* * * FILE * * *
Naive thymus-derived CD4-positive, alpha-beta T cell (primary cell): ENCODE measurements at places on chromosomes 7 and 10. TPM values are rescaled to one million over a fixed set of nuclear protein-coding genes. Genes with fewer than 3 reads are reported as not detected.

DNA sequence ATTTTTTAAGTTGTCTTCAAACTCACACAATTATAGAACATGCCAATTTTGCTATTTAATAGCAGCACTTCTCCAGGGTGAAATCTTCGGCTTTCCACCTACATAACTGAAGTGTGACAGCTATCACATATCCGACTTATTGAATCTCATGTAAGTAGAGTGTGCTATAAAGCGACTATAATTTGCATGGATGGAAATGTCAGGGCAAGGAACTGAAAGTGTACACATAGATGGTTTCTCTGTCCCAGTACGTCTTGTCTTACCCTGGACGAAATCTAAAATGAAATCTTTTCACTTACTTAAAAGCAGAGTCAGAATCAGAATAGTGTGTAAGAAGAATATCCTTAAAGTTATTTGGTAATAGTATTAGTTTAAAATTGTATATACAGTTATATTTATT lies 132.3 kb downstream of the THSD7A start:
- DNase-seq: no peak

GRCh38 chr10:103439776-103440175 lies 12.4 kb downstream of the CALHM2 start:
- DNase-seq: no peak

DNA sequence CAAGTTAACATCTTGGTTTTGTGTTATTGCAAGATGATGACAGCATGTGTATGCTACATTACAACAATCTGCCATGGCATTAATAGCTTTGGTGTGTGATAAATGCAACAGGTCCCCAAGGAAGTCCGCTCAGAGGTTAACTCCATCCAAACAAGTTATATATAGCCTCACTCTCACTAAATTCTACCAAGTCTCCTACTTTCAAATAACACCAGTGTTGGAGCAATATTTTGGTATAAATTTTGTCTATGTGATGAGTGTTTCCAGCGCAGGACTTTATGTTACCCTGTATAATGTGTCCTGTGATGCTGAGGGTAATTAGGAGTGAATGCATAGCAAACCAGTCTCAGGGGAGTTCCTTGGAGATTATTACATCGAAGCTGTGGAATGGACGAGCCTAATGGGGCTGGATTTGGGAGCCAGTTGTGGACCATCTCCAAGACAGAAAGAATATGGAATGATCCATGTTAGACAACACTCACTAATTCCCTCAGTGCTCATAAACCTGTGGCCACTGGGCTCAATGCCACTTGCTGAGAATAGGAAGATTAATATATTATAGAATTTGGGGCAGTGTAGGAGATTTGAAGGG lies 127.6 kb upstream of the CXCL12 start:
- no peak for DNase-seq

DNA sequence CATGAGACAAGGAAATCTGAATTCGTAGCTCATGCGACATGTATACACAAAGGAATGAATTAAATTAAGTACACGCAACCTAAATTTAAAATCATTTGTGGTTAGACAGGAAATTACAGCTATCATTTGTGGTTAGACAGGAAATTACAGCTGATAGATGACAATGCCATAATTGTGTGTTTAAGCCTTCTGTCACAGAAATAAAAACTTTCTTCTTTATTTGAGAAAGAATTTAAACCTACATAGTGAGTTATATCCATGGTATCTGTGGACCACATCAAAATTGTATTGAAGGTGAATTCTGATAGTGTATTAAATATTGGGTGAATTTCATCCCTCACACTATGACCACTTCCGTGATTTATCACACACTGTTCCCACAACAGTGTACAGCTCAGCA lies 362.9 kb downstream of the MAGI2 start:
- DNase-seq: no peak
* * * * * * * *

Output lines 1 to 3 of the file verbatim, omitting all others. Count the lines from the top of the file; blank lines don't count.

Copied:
Naive thymus-derived CD4-positive, alpha-beta T cell (primary cell): ENCODE measurements at places on chromosomes 7 and 10. TPM values are rescaled to one million over a fixed set of nuclear protein-coding genes. Genes with fewer than 3 reads are reported as not detected.

DNA sequence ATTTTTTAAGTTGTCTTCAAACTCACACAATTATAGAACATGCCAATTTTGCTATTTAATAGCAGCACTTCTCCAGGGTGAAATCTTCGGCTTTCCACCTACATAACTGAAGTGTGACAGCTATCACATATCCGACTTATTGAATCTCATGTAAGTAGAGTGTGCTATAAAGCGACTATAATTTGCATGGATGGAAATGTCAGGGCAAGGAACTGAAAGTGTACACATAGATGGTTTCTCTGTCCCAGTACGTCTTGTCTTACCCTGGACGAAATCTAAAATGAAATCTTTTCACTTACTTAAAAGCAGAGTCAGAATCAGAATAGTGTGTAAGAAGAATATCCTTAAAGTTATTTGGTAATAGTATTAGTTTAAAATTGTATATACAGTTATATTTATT lies 132.3 kb downstream of the THSD7A start:
- DNase-seq: no peak